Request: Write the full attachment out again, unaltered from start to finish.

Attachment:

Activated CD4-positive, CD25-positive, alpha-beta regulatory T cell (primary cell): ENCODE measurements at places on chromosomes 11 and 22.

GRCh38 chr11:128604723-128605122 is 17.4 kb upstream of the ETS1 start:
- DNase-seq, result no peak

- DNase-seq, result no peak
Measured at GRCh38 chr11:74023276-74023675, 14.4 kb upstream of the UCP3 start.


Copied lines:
Activated CD4-positive, CD25-positive, alpha-beta regulatory T cell (primary cell): ENCODE measurements at places on chromosomes 11 and 22.

GRCh38 chr11:128604723-128605122 is 17.4 kb upstream of the ETS1 start:
- DNase-seq, result no peak

- DNase-seq, result no peak
Measured at GRCh38 chr11:74023276-74023675, 14.4 kb upstream of the UCP3 start.